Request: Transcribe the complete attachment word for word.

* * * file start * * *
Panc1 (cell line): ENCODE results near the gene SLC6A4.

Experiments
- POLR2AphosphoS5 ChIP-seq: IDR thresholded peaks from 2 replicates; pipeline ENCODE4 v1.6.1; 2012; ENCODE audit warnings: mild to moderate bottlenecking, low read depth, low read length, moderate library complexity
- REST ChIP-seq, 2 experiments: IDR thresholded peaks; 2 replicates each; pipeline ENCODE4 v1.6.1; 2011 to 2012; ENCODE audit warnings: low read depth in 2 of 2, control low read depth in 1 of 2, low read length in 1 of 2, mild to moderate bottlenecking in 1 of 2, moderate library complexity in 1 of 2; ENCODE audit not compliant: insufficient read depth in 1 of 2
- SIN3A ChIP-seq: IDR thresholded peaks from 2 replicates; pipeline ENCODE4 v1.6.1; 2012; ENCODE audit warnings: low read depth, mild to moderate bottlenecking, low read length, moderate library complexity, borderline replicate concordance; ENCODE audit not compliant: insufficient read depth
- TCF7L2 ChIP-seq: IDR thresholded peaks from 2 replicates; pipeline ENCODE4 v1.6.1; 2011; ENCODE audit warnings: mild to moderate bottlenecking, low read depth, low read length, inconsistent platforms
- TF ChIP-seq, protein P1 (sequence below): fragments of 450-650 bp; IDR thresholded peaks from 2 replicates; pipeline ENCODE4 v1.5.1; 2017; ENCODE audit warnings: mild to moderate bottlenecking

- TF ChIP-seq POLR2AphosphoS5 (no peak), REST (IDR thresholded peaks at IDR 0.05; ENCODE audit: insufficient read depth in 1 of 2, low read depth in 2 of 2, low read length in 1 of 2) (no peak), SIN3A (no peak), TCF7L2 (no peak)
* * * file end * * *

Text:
Panc1 (cell line): ENCODE results near the gene SLC6A4.

Experiments
- POLR2AphosphoS5 ChIP-seq: IDR thresholded peaks from 2 replicates; pipeline ENCODE4 v1.6.1; 2012; ENCODE audit warnings: mild to moderate bottlenecking, low read depth, low read length, moderate library complexity
- REST ChIP-seq, 2 experiments: IDR thresholded peaks; 2 replicates each; pipeline ENCODE4 v1.6.1; 2011 to 2012; ENCODE audit warnings: low read depth in 2 of 2, control low read depth in 1 of 2, low read length in 1 of 2, mild to moderate bottlenecking in 1 of 2, moderate library complexity in 1 of 2; ENCODE audit not compliant: insufficient read depth in 1 of 2
- SIN3A ChIP-seq: IDR thresholded peaks from 2 replicates; pipeline ENCODE4 v1.6.1; 2012; ENCODE audit warnings: low read depth, mild to moderate bottlenecking, low read length, moderate library complexity, borderline replicate concordance; ENCODE audit not compliant: insufficient read depth
- TCF7L2 ChIP-seq: IDR thresholded peaks from 2 replicates; pipeline ENCODE4 v1.6.1; 2011; ENCODE audit warnings: mild to moderate bottlenecking, low read depth, low read length, inconsistent platforms
- TF ChIP-seq, protein P1 (sequence below): fragments of 450-650 bp; IDR thresholded peaks from 2 replicates; pipeline ENCODE4 v1.5.1; 2017; ENCODE audit warnings: mild to moderate bottlenecking

- TF ChIP-seq POLR2AphosphoS5 (no peak), REST (IDR thresholded peaks at IDR 0.05; ENCODE audit: insufficient read depth in 1 of 2, low read depth in 2 of 2, low read length in 1 of 2) (no peak), SIN3A (no peak), TCF7L2 (no peak)